Peter Turchin has his “elite overproduction” hypothesis (that Noah Smith has also discussed) — that a society can “overproduce” a class of people who believe they should be part of the elite and therefore act out if that socioeconomic status is not granted. Oversimplifying, but too many PhDs produces a large cohort of frustrated entry level workers with PhDs. I think this misses the mechanism — a failure of trust. Trust not just that putting work in will result in the expected outcome, but that meritocracy — the system you buy into when going to college — is a social convection cell you can rely on. When you see an elite who purportedly got where they are on merit post the most asinine tweets, your trust in meritocracy is degraded.
Social media is an exacerbating factor of the crisis of trust. Now that we can see what the elite think, it’s pretty obvious that a lot of them aren’t very different from you or me — they just lucked out in accidents of birth or networks. In addition, social media has allowed us to directly question the elite; not only have the elite have freaked out about this, but the answers we’ve gotten don’t inspire confidence. Plus, with all the misinformation that’s now readily accessible we’re either confused about what to trust or trusting whichever version is more satisfying.
Erik Hoel has referred to the effect of social media as returning humans as a species to a “gossip trap” — his solution to the “sapient paradox” that modern humans were around for over a hundred thousand years before Göbekli Tepe pops up. I’d say the idea that the complexity of civilization is built on emergent trust is a kind of dual description to his. We as humans needed to invent the technologies of trust before civilization could get started. Organized religion and calendars are probably early technologies of trust that created the possibility for civilization.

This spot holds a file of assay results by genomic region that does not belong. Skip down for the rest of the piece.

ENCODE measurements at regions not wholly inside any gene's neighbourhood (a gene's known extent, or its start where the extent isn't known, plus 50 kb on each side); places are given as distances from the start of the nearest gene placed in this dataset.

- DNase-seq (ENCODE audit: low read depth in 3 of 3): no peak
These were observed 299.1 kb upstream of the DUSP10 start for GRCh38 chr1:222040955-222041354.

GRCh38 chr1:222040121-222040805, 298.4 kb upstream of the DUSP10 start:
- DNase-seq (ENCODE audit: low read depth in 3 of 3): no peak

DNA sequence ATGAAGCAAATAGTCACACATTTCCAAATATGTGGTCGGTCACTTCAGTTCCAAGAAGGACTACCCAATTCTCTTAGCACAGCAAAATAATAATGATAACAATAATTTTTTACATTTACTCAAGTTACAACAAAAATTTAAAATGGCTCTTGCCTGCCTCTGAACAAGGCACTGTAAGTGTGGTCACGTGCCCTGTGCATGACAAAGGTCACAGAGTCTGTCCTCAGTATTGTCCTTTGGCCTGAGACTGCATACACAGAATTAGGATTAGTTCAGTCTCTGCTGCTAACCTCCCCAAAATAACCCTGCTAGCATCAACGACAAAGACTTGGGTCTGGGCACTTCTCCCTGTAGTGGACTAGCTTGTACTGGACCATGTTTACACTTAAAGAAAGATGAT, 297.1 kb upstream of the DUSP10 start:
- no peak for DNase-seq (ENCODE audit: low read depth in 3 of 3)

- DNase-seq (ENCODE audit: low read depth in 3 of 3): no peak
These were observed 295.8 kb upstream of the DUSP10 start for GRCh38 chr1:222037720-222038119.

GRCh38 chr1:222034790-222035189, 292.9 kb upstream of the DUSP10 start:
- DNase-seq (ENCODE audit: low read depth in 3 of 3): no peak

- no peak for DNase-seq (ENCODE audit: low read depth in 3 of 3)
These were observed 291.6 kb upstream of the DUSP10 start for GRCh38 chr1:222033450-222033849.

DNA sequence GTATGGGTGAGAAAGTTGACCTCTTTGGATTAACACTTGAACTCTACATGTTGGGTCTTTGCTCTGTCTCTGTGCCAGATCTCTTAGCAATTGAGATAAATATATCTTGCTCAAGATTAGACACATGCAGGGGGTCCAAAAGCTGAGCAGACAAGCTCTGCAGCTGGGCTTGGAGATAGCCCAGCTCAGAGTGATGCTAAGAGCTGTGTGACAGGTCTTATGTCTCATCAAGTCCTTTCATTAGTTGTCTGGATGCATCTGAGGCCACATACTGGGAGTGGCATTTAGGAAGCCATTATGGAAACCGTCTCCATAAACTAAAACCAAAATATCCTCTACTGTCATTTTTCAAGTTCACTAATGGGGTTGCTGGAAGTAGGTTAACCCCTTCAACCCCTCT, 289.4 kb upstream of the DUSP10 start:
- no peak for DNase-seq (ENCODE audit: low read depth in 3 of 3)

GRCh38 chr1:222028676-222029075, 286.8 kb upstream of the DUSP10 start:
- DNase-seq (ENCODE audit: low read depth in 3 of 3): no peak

If the complexity of civilization runs on trust, then social media misinformation and lack of elite accountability consuming that resource and converting it to high entropy waste is a recipe for polycrisis. Some industries and political factions benefit from corroding trust in institutions such as science or government (e.g. fossil fuels in regard to global warming; conservatives in regard to social programs). This is in part why I am concerned about the near-term future of the US and the world. A network of trust collapsing on a large scale — a polycrisis — could be behind the late bronze age collapse or the fall of the western Roman empire; there’s no reason why such a thing couldn’t happen here and now.